The letter followed complaints from all the opposition parties that Mr Swinney was hiding the details of the capital budget. But the Lib Dems claimed that his reply has only added to the confusion and suggested this may lead to them abstaining, rather than supporting the project. But, crucially for the SNP, they are apparently unwilling to help vote the budget down with Labour.

Lib Dem finance spokesman Jeremy Purvis said: "Ministers have cherry-picked projects for this report, causing confusion about Glasgow School of Art and the Southern General Hospital, and have failed to show what was cut this year to fund last year's town centre regeneration fund."

In addition, there were talks about improving the insulation scheme to get support from the two Green MSPs, whose votes were crucial in bringing down last year's budget.

They want the Scottish Government to put more money into the scheme and make it free for homeowners.

Mr Swinney has already said he will put 10m into a marine renewables fund requested by the Greens, and it is expected they will not vote against the budget.

Labour were last night still holding out for the reinstatement of the Glasgow airport rail link (Garl), which Mr Swinney cut in his draft budget.

Labour leader Iain Gray said: "John Swinney should be big enough to change his mind at the eleventh hour and reinstate Garl. The loss of Garl will cost Glasgow over 1,300 jobs and 300m investment. It is not only a blow to the west of Scotland, but will harm Scotland's competitive edge.

"At a time when it is crucial the government stimulates the economy to kick-start recovery, the SNP response has been pitiful."

However, privately Labour have made it clear that they will not be unhappy to lose, because they intend to use the cancellation of Garl to highlight an alleged anti-Glasgow agenda by the SNP in the general election this year and Holyrood election in 2011.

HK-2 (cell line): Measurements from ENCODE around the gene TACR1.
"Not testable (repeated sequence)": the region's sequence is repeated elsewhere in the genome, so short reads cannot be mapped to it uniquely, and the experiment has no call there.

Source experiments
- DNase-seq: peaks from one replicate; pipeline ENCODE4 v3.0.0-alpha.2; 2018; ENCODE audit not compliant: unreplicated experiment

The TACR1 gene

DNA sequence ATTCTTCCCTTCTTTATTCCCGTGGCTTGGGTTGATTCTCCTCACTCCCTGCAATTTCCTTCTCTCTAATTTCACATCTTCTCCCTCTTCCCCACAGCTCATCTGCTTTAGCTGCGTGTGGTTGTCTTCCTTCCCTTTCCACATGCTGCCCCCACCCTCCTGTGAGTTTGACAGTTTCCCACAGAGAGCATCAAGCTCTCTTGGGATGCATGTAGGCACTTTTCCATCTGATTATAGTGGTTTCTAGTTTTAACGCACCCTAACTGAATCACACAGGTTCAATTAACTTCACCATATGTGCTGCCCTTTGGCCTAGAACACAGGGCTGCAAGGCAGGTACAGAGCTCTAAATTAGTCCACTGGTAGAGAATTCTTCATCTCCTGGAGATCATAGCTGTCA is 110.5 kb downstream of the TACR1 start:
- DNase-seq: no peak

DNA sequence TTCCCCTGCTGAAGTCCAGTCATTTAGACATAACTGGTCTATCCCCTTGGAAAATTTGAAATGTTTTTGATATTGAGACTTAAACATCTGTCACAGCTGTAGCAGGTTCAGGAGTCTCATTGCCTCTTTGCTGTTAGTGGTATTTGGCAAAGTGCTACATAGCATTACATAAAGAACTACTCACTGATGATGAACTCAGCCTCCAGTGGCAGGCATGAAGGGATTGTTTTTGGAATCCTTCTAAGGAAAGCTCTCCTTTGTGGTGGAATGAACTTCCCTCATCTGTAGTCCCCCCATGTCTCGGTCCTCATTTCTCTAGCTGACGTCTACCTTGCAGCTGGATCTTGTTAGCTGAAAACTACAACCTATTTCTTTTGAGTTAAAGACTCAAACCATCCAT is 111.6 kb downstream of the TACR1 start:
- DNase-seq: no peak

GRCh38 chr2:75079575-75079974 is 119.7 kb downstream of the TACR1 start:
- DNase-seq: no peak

They have also demanded reversal of a planned 222.5m cut to the housing budget, which Mr Swinney said was forced on him when Chancellor Alistair Darling refused to allow him to bring forward capital spending from future years.

WHAT THE PARTIES WANT FROM SNP

LABOUR

The reinstatement of the 60 million Glasgow Airport Rail Link is central to Labour demands. It claims funding is available from elsewhere, but Mr Swinney is expected to rely on the support of other parties and not accede to Labour's request.

CONSERVATIVE

The party wants information on public sector purchases of more than 25,000 to be posted online. The Conservatives are also seeking an independent review board to scrutinise the Scottish budget and have called for testing of local walk-in health centres.

LIBERAL DEMOCRAT

Mr Swinney has hinted he will look at Liberal Democrat proposals to cut the pay of top-earning public sector employees. The party also wants 20 million for additional college places, as well as help for the Scottish post office network.

GREEN

Mr Swinney has implied he will increase funding to extend a home insulation scheme to help secure the Greens' two votes. He is also expected to promise 10 million for a new fund to support marine renewables.